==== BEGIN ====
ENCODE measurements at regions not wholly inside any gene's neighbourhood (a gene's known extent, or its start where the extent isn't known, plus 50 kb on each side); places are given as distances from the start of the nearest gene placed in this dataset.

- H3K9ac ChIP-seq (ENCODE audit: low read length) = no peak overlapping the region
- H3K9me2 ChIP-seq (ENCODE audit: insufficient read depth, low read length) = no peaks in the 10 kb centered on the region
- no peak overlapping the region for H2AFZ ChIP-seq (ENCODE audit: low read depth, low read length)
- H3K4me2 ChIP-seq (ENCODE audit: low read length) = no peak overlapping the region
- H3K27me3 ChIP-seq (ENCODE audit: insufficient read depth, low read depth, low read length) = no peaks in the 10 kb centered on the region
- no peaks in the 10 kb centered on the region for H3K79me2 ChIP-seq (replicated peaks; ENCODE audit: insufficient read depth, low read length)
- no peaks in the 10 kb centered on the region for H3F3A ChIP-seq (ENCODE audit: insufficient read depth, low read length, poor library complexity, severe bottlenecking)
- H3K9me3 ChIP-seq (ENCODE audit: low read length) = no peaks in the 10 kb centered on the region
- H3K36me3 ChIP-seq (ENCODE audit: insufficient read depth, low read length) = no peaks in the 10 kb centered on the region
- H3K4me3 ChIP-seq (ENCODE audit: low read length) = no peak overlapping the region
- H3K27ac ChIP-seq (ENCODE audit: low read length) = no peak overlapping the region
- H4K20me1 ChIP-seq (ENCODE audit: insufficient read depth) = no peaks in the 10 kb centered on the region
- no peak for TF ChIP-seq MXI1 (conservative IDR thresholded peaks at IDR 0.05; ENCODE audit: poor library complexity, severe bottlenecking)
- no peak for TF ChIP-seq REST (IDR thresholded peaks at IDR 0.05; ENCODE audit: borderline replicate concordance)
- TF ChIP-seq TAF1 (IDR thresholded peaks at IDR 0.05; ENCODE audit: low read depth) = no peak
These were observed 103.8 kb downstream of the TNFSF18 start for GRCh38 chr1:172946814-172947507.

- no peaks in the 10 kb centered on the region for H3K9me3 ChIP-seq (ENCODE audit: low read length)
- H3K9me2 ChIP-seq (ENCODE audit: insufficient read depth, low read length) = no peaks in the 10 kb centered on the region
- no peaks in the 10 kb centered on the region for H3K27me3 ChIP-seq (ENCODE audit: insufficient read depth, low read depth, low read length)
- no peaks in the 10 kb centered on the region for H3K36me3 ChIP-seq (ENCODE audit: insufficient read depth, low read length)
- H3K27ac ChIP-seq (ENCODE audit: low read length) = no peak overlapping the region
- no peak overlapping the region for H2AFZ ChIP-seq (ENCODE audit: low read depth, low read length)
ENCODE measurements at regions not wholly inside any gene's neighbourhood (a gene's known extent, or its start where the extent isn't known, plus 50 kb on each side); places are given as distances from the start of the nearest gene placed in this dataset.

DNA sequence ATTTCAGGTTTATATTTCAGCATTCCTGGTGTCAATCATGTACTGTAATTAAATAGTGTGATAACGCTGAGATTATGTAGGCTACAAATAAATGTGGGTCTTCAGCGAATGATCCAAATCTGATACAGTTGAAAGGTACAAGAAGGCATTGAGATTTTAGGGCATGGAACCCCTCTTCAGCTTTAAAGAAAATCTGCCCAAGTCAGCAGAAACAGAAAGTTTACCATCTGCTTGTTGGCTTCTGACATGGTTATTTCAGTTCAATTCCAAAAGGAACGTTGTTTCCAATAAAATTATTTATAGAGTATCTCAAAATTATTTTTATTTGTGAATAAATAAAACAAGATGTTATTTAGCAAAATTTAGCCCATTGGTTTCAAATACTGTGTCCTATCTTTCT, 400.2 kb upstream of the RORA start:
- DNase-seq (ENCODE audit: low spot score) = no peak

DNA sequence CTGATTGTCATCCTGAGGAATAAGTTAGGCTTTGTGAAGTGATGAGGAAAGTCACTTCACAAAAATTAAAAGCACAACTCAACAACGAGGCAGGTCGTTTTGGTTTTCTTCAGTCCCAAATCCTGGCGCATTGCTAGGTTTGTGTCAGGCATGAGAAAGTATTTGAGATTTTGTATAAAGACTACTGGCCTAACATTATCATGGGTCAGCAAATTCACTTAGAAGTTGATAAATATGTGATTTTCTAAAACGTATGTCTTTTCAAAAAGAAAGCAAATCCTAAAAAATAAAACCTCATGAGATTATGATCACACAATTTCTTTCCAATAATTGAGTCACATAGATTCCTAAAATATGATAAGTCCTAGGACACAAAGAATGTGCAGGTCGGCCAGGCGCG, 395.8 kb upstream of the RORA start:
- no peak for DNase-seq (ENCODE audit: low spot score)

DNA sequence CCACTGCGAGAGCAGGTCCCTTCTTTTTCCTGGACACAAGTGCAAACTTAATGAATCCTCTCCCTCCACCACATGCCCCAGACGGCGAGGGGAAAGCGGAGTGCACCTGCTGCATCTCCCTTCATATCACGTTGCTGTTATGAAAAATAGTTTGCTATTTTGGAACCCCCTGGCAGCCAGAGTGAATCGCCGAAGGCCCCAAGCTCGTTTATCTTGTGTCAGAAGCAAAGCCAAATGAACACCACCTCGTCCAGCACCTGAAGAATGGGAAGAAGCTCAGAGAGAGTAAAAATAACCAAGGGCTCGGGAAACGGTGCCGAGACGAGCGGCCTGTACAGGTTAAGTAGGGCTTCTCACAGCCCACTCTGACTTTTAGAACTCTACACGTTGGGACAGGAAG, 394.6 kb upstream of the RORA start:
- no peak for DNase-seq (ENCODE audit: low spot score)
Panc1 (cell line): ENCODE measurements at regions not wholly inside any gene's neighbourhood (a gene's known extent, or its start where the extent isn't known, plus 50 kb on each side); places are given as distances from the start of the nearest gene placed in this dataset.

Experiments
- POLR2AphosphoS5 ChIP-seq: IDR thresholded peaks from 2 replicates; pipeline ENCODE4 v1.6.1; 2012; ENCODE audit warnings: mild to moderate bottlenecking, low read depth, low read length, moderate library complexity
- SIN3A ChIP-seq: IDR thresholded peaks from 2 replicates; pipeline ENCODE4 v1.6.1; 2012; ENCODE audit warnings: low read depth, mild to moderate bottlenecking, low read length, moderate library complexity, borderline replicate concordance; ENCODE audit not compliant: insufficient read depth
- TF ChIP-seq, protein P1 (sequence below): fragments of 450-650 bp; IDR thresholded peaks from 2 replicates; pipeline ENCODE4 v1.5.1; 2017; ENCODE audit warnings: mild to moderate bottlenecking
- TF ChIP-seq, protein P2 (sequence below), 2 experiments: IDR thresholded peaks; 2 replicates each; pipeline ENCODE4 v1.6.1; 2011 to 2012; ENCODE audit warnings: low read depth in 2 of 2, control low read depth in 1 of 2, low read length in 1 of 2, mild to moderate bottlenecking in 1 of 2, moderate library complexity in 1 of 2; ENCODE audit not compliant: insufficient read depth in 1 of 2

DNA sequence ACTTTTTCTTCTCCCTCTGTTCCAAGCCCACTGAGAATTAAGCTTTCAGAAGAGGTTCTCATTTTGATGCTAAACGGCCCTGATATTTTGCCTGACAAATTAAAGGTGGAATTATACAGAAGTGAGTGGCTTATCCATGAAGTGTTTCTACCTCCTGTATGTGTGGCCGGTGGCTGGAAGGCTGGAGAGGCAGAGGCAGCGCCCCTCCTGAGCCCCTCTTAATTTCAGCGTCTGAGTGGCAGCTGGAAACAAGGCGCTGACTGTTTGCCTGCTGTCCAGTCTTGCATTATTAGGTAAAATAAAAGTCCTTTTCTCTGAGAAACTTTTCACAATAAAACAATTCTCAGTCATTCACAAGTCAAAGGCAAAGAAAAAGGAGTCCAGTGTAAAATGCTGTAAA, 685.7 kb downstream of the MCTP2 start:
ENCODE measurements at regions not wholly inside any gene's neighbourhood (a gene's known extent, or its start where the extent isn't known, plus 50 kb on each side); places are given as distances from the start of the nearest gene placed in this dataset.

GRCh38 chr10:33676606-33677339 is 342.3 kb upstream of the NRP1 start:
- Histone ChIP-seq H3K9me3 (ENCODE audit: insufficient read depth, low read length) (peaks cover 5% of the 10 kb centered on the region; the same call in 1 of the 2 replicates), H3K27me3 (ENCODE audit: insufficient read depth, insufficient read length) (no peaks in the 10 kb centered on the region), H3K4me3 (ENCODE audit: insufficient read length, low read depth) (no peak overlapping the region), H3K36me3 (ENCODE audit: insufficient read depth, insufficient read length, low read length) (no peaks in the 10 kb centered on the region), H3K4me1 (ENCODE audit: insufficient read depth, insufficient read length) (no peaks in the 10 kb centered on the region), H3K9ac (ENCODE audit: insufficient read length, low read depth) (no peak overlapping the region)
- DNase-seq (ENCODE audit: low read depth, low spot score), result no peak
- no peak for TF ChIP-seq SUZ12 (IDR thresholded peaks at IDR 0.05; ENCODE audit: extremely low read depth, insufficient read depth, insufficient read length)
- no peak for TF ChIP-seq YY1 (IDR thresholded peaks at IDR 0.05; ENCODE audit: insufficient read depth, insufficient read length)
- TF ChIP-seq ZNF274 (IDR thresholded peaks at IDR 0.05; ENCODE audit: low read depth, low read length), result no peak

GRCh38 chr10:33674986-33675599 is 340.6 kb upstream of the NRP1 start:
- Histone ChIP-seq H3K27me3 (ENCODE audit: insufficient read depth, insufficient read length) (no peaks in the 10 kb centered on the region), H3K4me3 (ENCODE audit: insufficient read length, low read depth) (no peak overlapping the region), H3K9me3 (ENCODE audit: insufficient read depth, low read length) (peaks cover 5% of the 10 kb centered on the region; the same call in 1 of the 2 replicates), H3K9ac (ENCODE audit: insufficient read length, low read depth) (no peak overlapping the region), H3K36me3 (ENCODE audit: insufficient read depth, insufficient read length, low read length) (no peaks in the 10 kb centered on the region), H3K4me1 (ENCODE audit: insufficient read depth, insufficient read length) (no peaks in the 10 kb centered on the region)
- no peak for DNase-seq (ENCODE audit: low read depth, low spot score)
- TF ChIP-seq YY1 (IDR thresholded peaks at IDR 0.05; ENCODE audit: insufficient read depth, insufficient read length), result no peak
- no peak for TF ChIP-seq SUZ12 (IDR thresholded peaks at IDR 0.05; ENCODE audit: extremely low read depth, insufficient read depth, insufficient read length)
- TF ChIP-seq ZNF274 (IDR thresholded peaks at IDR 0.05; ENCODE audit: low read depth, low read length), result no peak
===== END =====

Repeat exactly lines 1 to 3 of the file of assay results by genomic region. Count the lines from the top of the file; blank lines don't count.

ENCODE measurements at regions not wholly inside any gene's neighbourhood (a gene's known extent, or its start where the extent isn't known, plus 50 kb on each side); places are given as distances from the start of the nearest gene placed in this dataset.

- H3K9ac ChIP-seq (ENCODE audit: low read length) = no peak overlapping the region
- H3K9me2 ChIP-seq (ENCODE audit: insufficient read depth, low read length) = no peaks in the 10 kb centered on the region